Up until the German occupation of the Channel Islands in July 1940, Les Cotils was being run by an order of nuns, primarily as a school. In addition to this, the nuns ran a farm to supply their needs.
As the occupation by German forces began and the children were evacuated, the school changed use and became a hospital home, caring for elderly and infirm patients. It wasn’t long before the authorities decided to use Les Cotils as an annexe to, what was then, the Town Hospital.
As the war went on, it saw the start of a new purpose for Les Cotils, in the care of elderly people, although this too was disrupted by the war, resulting in patients being moved to the convent of Blanchelande for the duration.
Immediately after the Liberation from the German forces in May 1945, the patients moved back to Les Cotils. The house has long since recovered, and the grounds and buildings gradually restored and developed.
There is still evidence of the German occupation on site, in the form of the remains of gun emplacements and bunkers that the German forces built as part of their air defence system covering the harbour approaches.
The school never re-opened after the war but Les Cotils continued to be run as a hospital home for several years. In 1980, the nuns announced that they intended to withdraw their nursing service from the hospital within 2 years, due to lack of demand.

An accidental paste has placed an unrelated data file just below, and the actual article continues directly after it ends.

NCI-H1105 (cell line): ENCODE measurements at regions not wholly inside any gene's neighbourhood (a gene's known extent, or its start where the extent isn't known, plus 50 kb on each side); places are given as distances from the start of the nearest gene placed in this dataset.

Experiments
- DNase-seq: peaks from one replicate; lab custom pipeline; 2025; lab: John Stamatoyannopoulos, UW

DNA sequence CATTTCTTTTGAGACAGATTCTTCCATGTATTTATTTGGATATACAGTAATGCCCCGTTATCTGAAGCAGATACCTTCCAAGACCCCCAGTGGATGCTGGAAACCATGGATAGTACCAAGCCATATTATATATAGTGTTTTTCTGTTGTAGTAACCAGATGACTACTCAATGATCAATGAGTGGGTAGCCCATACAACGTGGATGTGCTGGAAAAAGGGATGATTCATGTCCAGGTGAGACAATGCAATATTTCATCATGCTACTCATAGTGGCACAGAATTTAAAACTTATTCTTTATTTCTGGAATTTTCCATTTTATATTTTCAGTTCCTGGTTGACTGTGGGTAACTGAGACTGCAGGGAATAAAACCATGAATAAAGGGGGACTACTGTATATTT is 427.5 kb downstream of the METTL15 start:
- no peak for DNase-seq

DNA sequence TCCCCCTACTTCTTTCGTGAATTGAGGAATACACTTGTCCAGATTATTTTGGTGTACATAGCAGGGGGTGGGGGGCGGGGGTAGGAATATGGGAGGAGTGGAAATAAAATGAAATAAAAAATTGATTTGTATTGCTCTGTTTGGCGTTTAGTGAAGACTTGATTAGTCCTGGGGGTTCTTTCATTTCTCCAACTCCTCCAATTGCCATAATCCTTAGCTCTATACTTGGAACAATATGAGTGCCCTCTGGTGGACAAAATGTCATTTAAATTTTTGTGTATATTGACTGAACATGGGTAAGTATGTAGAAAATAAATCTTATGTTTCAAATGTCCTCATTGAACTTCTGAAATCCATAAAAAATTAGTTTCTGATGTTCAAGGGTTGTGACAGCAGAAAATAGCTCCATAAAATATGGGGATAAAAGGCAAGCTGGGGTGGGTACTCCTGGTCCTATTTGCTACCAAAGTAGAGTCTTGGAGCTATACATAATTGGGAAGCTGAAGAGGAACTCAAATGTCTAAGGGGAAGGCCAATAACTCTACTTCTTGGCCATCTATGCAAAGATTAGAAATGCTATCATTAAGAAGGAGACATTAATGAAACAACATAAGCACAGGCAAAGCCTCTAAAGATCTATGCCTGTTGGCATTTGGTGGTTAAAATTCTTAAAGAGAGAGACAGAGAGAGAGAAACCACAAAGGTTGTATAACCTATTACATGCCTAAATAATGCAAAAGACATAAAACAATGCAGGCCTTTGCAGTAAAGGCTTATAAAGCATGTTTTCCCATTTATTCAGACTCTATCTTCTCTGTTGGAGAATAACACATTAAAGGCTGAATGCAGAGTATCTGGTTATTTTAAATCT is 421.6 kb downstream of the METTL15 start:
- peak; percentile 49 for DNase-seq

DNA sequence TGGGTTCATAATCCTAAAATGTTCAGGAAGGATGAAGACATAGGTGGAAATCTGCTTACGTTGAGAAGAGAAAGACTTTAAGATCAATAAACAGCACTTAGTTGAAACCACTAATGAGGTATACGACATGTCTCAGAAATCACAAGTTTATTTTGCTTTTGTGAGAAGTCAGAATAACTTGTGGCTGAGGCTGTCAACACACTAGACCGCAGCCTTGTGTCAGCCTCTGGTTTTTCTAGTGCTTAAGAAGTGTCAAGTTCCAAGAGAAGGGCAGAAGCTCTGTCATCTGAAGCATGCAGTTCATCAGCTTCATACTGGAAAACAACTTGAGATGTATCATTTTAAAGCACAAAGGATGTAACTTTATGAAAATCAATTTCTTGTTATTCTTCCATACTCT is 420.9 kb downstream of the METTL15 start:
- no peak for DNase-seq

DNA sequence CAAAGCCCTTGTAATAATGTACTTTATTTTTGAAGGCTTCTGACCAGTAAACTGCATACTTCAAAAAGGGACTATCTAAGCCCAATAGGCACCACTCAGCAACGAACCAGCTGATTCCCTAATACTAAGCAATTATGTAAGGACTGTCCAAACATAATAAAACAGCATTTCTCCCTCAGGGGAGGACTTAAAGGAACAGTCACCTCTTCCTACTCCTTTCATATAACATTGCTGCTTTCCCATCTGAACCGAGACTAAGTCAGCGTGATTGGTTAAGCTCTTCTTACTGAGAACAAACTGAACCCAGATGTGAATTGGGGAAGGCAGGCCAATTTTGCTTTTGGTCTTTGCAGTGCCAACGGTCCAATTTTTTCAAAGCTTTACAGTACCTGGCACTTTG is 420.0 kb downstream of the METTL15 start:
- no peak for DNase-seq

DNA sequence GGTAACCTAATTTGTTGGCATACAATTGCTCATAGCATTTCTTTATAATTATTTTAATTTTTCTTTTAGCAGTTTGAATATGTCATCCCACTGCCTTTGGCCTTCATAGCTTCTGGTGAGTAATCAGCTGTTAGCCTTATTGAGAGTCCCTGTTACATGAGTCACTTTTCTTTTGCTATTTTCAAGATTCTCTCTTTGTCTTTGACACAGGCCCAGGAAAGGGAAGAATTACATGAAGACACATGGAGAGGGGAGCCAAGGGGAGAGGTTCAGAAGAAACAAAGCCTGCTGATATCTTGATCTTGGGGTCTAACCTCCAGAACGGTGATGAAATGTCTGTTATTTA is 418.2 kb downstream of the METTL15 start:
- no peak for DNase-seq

On 16th May 1984, the remaining patients left Les Cotils for the King Edward VII Hospital, and on 30th May, the nuns from Les Cotils were present at a special ceremony graced by Her Majesty the Queen Mother held at the King Edward VII Hospital, marking the amalgamation of the three hospitals.
It was an end of an era at Les Cotils, although as part of their re-organisation plan, the nuns offered to lease the old chapel building to the Board of Health as a daycare centre. The Russels Day Centre opened officially on 25th November 1986 and provided a valuable service, giving elderly, housebound and lonely people an enjoyable day of activities and care, up until its closure at Les Cotils in recent years. The Centre relocated and still offers its services through the Guernsey Voluntary Service.
During the period of transition and closure of the hospital home, the nuns gave deep consideration to their future at Les Cotils and after much research, a report was produced which highlighted what they felt were the needs of the community. It was this report that led directly to the decision to convert the main house into an ecumenical centre “for retreats, conferences, counselling and hospitality for groups and individuals”.